Why Robert Wickens should be your favorite driver
We last left IndyCar driver Robert Wickens on a rainy Tuesday afternoon last May at Mid-Ohio Sports Car Course, a race track in the northern part of the state that Hyundai and Bryan Herta Autosport had rented out for the day.
The headline pretty much told the story: “Paralyzed in 2018, Robert Wickens has Grit, Heart, and Unfinished Business in Motorsports.” For the first time since a devastating crash into the fence on lap seven of an IndyCar race at Pocono Raceway in Pennsylvania on August 19, 2018, Wickens, paralyzed from the waist down, would climb into a race car and see if there was a chance he could do it again. To address that unfinished business.
That May 4 test last year was courtesy of Bryan Herta, a winning IndyCar driver himself and co-owner of an Indianapolis 500 winning team, who now has a fleet of Hyundai race cars that compete in the IMSA Michelin Pilot Challenge Series, essentially the opening act for the IMSA WeatherTech SportsCar Championship, the series that races in the biggest sports car race in the U.S., the Rolex 24 at Daytona.
One of Herta’s drivers is Michael Johnson, who was paralyzed racing motorcycles when he was 12 years old. Now 29, Johnson has long been racing cars using hand controls, switching to sports cars in 2016. Johnson and co-driver Stephen Simpson, who is able-bodied, volunteered the use of their Hyundai Veloster N TCR car to see if Wickens could drive it.
He could, and he did. It was a triumphant day, but both Herta and Wickens, now 32, stressed that it was just a one-off test, that there were no plans to put Wickens in a race car for actual competition.
But—well, Wickens was impressive. “His focus, determination, attention to detail, preparing for this test. Like the seat fitting. Every detail has to be perfect. The guy is a machine in his work ethic. I wouldn’t bet against him in anything he is trying to accomplish,” Herta said last May.
And from that day forward, Herta and Hyundai began looking for a way to make Robert Wickens a part of the team. Last week, they announced that beginning with the season-opening BMW M Endurance Challenge, a four-hour race at Daytona International Speedway on January 28, the day before the Rolex 24, Wickens will be competing in the entire 10-race season.
To say it will be a challenge is an understatement. Wickens and his teammate, Mark Wilkins, a fellow Canadian, have never driven together before. In fact, throughout his long career in multiple series, Wickens has never had a co-driver. Wilkins is the senior driver in the Herta camp, a champion of considerable experience. Wickens is new to Daytona, new to the car—now a Hyundai Elantra N TCR—and most important, new to the complex set of hand controls he’ll be using.
The operating system is similar to Michael Johnson’s, but Johnson is paralyzed from the chest down and his needs are slightly different from what Wickens wants. Wickens will change gears with conventional paddle shifts, one on each side of the wheel. He’ll brake by pressing a large aluminum ring that encircles the wheel.
Wickens told Hagerty via a Zoom conference that Johnson’s system “wasn’t second nature to me,” and the biggest change they made was that Wickens will activate the throttle by pushing a switch that allows him to keep his thumb on the steering wheel. Otherwise, “it’s more or less the same” as Johnson’s.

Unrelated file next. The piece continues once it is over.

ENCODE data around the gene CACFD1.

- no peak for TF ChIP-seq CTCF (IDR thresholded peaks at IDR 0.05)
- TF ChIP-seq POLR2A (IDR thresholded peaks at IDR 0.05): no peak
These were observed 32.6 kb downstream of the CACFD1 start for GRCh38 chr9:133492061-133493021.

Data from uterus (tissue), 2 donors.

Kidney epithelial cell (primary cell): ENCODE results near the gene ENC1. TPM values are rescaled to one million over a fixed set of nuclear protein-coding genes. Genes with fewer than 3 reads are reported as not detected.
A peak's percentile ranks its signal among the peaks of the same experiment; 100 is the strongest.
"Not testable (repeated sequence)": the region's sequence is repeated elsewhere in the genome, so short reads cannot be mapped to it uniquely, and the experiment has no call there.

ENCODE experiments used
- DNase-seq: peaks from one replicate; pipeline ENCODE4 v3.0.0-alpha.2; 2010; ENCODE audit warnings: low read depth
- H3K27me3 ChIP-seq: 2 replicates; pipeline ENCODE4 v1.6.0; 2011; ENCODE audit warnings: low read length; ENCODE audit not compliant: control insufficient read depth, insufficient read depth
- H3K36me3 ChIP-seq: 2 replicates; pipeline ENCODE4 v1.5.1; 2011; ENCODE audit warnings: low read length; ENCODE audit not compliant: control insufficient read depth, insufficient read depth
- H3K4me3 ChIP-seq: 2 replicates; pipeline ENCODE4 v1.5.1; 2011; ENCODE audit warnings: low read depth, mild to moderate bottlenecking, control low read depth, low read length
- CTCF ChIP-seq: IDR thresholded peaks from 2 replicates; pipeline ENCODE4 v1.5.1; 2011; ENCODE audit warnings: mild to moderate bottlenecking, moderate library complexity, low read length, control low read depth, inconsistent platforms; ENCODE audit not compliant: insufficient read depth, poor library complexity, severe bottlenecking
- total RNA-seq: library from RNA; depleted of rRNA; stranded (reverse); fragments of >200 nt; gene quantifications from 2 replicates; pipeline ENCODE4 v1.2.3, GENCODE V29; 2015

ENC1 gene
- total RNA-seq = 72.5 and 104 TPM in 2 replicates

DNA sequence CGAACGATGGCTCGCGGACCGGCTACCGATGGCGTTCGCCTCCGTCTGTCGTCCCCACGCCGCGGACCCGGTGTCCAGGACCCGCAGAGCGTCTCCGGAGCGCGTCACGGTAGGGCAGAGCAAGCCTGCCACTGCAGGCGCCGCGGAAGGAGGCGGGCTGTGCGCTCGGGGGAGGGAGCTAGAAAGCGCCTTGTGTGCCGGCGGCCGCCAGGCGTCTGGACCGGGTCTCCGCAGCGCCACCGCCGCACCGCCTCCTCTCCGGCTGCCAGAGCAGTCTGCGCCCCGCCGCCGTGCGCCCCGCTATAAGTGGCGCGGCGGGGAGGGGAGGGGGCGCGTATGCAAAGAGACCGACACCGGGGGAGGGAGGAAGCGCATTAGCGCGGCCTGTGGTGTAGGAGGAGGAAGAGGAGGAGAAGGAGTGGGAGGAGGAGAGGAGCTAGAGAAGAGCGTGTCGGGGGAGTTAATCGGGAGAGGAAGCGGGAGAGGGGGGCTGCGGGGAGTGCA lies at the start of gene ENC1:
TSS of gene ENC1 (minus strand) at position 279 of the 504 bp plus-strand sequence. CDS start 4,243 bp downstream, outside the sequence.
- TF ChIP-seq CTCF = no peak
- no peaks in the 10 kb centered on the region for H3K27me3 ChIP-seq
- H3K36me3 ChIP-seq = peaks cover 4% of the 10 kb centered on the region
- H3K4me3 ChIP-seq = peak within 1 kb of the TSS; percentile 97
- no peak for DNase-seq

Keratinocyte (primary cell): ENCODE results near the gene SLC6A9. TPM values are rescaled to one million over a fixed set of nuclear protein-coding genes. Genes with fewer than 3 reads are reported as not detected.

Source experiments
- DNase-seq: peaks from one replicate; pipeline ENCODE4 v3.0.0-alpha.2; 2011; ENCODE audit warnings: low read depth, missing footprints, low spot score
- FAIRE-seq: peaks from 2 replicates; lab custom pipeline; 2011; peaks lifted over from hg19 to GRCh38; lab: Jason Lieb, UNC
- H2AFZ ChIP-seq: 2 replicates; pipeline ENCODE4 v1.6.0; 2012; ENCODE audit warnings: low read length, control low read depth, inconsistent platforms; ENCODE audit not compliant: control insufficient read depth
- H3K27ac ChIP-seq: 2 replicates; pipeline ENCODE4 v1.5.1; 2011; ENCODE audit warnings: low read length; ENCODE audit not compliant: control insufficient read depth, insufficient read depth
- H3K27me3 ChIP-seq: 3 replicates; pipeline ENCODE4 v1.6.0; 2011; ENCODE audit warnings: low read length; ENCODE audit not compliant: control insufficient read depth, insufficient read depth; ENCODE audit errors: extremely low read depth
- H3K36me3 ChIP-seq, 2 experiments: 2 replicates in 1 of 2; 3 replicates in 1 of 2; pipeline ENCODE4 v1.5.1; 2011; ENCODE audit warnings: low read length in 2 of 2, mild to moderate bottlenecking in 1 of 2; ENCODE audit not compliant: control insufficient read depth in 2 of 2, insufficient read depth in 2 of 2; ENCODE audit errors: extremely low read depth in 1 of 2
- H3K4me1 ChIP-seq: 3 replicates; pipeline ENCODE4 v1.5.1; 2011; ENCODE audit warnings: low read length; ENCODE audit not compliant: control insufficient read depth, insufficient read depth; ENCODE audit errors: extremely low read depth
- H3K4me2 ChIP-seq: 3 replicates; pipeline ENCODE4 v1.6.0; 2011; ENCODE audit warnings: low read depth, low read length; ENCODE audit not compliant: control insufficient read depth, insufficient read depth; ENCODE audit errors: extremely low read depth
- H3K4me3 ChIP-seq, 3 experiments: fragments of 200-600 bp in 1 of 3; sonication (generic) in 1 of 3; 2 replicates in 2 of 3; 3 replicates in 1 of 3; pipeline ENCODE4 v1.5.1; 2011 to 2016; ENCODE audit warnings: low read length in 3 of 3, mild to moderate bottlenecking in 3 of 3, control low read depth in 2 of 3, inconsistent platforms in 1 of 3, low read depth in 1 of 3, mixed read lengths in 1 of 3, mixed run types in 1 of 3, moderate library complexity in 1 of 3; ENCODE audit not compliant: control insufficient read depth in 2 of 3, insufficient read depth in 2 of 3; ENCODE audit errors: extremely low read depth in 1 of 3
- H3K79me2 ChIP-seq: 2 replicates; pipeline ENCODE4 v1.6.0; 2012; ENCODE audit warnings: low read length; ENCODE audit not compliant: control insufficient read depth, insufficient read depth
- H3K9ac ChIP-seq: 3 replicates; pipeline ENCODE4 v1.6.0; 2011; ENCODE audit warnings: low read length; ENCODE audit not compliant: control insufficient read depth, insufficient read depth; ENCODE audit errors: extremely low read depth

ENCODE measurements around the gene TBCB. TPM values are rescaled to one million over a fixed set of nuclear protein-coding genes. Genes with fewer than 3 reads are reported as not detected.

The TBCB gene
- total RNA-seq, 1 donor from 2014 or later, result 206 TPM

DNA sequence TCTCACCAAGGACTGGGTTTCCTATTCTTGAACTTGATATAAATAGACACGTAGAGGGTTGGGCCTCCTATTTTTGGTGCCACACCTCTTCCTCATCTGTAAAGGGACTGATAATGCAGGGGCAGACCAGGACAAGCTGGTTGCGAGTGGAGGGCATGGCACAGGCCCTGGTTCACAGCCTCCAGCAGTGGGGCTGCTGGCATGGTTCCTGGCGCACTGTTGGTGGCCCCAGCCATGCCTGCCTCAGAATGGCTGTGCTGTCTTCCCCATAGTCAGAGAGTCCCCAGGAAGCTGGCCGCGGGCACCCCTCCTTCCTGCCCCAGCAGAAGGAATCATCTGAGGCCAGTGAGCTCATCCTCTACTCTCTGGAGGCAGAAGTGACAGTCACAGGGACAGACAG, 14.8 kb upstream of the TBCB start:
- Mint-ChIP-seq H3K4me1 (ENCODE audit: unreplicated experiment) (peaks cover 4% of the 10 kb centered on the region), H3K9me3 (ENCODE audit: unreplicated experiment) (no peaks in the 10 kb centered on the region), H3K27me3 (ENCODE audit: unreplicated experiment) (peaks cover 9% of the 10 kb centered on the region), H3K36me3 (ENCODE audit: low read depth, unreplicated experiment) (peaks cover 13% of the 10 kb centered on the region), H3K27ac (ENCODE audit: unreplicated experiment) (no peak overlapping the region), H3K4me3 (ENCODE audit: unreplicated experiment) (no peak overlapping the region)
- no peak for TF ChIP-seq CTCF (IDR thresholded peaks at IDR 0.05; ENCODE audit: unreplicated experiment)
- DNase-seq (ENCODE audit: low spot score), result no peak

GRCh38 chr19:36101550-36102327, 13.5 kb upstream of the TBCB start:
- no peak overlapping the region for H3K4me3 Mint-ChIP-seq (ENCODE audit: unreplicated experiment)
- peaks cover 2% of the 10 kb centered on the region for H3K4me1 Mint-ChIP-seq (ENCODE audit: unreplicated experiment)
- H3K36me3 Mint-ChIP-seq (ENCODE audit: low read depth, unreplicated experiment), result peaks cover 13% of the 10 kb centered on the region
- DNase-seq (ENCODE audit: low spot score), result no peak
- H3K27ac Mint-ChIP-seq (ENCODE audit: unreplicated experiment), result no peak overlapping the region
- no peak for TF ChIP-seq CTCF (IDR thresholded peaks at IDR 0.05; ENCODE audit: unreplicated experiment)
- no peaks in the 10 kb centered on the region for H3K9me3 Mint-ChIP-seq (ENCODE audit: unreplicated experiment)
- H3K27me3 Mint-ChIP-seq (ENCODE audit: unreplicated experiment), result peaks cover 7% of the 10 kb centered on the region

Wilkins will drive using the same steering wheel—paralyzed racer Alex Zanardi tried a system that changed out his steering wheel for a conventional one during pit stops at Daytona a few years ago, but Wilkins and the Hyundai steering wheel designers see no need for that. Wilkins will just flip a switch when he’s in the car and that will deactivate the steering wheel-mounted controls and activate the conventional controls.
The problem is that this week, at a test prior to the Roar Before the 24 official test this weekend, is the first time Wickens has used the system, or even been in the Elantra. “It will be a steep learning curve,” he understates. Perhaps the biggest issue is that there is no progressive brake feel—the system uses a hydraulic actuator that takes a delicate touch to brake lightly. While he hasn’t been able to use the new wheel on a simulator, “I have a ton of iRacing experience” with that computer system, he says.
Wickens received a lot of publicity after the accident for the videos of his rehabilitation process after the crash, vowing to be able to dance at his wedding to his now-wife, Karli. And he did, with support, also standing for his vows.
But Wickens now says that, “I’m at the point in my life know where my recovery has more or less plateaued, and I won’t be regaining any more muscle function, so unfortunately it looks like I’ll be in a wheelchair for the remainder of my life assuming modern medicine stays where it is. But I have a great life—I was able to regain a lot of function—I can stand and make a couple of steps with support. But as far as leaving the chair permanently, I don’t think that’s in my pipeline right now.”
He will continue in his role as driver coach and team consultant to the IndyCar team Arrow McLaren SP, but the IMSA Michelin Challenge series will be his priority.
Getting back on the horse “took a lot of hard work, a lot of dedication, but I wouldn’t be here without help from a lot of good people backing me,” Wickens said. “Bryan Herta is a racer, but as I’m learning more and more he’s just a standup guy and an awesome person.
“So here we are, better late than never.”
And one step closer to taking care of that unfinished business.
Wickens takes to the track first on Friday with the Roar Before the Rolex 24, a three-day test session at Daytona that concludes with qualifying races. The BMW M Endurance Challenge streams live starting at 1:35 p.m. ET Friday, January 28 on Peacock.